Oh and they also figured that some party-type entertainment for the tired masses at the end of some long (very long) days would be just the thing, so our merry band of occasional well-worn musicians also had our arms duly twisted.

It was not, by any stretch of a normal imagination, like any other gig — unless that gig took place in the middle of the moon of Endor. Everyone had to be shuttled in — down many kilometres of dirt road that make you immediately wish you had a helicopter.

And when you finally get to the main camp suddenly the place is crawling with Ewoks. Actually the place was crawling with volunteers building stuff, cooking stuff, doing stuff.

There was a huge food tent with gourmet camp food for hungry volunteers and Ewoks, and everywhere there were machines, large and small, and a noisy, happy atmosphere of organized chaos.

Oh and also, we weren’t there yet. It was another treacherous trek through the woods and over little bridges and through construction zones just to get to the entertainment tent.

And it was mostly only reachable on foot.

This meant of course, that all the band equipment (estimated at 745 tons) had to be somehow trailered in by our fearless Camp Alexo Gong Show Gig leader, Kevin. Oh and also, by golf cart, quad, wagon and Star Wars forest speeder bikes, all carrying various amplifiers, guitars, drums and band wives.

Our group — The Falcons, The Gibsons, The Cause, or The Gaetz Ave.

Dance Band Rhythm Section, depending on what song we are playing — ended up playing two nights along with entertainers Danny Hooper, Tara Lee and the duo Mother Superior, and it turned out that a lively loud and proud fun time was had in the middle of the deep dark forest in the mountainous mayhem of munificence.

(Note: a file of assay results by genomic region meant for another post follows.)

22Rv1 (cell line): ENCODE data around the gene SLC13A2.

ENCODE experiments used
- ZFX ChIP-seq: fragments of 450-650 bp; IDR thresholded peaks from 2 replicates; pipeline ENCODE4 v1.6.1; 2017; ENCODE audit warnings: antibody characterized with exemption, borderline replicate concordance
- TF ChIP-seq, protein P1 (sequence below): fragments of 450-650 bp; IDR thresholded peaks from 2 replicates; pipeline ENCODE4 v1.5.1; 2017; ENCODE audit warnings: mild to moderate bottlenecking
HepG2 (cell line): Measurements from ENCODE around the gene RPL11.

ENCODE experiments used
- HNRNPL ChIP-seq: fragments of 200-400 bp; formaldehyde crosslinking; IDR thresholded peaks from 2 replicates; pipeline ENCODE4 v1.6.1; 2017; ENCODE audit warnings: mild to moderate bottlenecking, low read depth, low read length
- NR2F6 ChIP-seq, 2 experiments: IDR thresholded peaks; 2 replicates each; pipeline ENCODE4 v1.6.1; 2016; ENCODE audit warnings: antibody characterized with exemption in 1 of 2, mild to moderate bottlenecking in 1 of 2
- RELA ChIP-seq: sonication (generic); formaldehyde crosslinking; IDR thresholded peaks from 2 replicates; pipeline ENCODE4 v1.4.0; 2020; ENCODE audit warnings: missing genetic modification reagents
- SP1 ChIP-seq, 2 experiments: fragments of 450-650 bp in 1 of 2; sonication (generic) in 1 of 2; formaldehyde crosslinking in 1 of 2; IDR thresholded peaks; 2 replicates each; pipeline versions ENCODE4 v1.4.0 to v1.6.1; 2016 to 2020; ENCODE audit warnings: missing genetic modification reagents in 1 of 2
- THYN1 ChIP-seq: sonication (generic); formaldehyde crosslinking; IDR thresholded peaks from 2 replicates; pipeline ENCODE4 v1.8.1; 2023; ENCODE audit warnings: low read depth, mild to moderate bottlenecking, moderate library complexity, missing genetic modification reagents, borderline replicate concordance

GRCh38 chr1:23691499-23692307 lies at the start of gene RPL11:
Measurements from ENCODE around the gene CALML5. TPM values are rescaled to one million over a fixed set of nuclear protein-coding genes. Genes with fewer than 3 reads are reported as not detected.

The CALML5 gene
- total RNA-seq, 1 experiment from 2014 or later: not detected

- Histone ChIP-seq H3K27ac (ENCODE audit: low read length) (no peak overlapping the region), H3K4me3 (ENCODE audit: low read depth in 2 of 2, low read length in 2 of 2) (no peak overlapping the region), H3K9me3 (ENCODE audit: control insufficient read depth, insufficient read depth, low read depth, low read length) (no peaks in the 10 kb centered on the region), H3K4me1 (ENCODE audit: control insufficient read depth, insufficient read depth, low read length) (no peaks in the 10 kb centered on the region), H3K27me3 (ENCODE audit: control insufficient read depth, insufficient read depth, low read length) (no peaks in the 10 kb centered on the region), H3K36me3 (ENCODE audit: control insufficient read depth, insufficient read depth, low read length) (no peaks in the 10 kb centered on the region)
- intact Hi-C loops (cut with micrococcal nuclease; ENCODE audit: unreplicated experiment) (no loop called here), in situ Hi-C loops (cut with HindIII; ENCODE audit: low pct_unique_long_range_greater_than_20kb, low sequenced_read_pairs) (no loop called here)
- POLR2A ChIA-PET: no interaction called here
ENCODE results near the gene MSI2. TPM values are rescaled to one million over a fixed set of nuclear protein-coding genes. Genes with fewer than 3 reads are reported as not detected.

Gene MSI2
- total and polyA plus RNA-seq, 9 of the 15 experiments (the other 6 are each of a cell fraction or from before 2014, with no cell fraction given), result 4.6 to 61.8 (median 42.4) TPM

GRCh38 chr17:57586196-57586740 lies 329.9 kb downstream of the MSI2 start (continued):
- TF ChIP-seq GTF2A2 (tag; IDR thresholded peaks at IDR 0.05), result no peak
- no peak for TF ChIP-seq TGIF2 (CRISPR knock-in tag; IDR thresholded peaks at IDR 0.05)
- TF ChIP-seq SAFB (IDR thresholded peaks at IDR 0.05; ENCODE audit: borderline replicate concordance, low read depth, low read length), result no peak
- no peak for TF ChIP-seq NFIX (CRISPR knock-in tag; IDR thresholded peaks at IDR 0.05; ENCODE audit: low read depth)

“Munificence?”

The Camp Alexo Weekend Warrior project was just that: a display of charity, kindness, generosity, benevolence and magnanimousness (thank you thesaurus) by so many volunteers, young and old (the band).

Because when we loaded equipment out of the pitch black woods at 2 a.m. armed only with a couple of flashlights, we could see a forest-load of new camp buildings and facilities that weren’t there two days before. David Murphy, executive director of the Youth and Volunteer Centre, said he could barely believe his eyes. (I think they may have been misting up a little. …)

And our longtime bandmate buddy Dave P. couldn’t believe his eyes either when, rattling along on a golf cart full of band gear in the middle of the night with only the light of a cellphone to guide them, they hit a rut (or perhaps an Ewok) and everything went flying and they ran over his keyboard!

But really, what’s a bent key or two when you are surrounded by all that munificence? And besides, when we were playing … I’m pretty sure I spotted a Sasquatch dancing in the deep dark woods.

Harley Hay is a local freelance writer, award-winning author, filmmaker and musician. His column appears on Saturdays in the Advocate. His books can be found at Chapters, Coles and Sunworks in Red Deer.